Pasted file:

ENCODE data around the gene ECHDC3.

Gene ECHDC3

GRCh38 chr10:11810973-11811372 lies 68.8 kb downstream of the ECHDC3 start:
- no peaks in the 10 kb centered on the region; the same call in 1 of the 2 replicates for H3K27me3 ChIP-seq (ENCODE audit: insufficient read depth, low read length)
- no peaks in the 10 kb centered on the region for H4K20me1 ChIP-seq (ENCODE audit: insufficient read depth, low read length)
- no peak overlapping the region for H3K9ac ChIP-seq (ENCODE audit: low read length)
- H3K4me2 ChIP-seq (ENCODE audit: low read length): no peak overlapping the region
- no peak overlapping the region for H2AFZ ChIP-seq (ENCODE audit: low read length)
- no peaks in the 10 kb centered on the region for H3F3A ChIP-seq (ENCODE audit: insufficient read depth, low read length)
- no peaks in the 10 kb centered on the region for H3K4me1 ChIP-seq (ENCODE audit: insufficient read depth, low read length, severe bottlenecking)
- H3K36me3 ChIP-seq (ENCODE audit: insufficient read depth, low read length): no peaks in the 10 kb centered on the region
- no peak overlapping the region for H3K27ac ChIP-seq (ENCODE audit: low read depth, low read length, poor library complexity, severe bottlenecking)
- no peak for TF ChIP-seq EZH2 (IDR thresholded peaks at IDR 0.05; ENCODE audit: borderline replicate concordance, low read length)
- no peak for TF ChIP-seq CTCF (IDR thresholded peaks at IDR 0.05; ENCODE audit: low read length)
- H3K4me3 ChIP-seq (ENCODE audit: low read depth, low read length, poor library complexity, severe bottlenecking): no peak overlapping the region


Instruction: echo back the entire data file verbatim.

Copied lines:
ENCODE data around the gene ECHDC3.

Gene ECHDC3

GRCh38 chr10:11810973-11811372 lies 68.8 kb downstream of the ECHDC3 start:
- no peaks in the 10 kb centered on the region; the same call in 1 of the 2 replicates for H3K27me3 ChIP-seq (ENCODE audit: insufficient read depth, low read length)
- no peaks in the 10 kb centered on the region for H4K20me1 ChIP-seq (ENCODE audit: insufficient read depth, low read length)
- no peak overlapping the region for H3K9ac ChIP-seq (ENCODE audit: low read length)
- H3K4me2 ChIP-seq (ENCODE audit: low read length): no peak overlapping the region
- no peak overlapping the region for H2AFZ ChIP-seq (ENCODE audit: low read length)
- no peaks in the 10 kb centered on the region for H3F3A ChIP-seq (ENCODE audit: insufficient read depth, low read length)
- no peaks in the 10 kb centered on the region for H3K4me1 ChIP-seq (ENCODE audit: insufficient read depth, low read length, severe bottlenecking)
- H3K36me3 ChIP-seq (ENCODE audit: insufficient read depth, low read length): no peaks in the 10 kb centered on the region
- no peak overlapping the region for H3K27ac ChIP-seq (ENCODE audit: low read depth, low read length, poor library complexity, severe bottlenecking)
- no peak for TF ChIP-seq EZH2 (IDR thresholded peaks at IDR 0.05; ENCODE audit: borderline replicate concordance, low read length)
- no peak for TF ChIP-seq CTCF (IDR thresholded peaks at IDR 0.05; ENCODE audit: low read length)
- H3K4me3 ChIP-seq (ENCODE audit: low read depth, low read length, poor library complexity, severe bottlenecking): no peak overlapping the region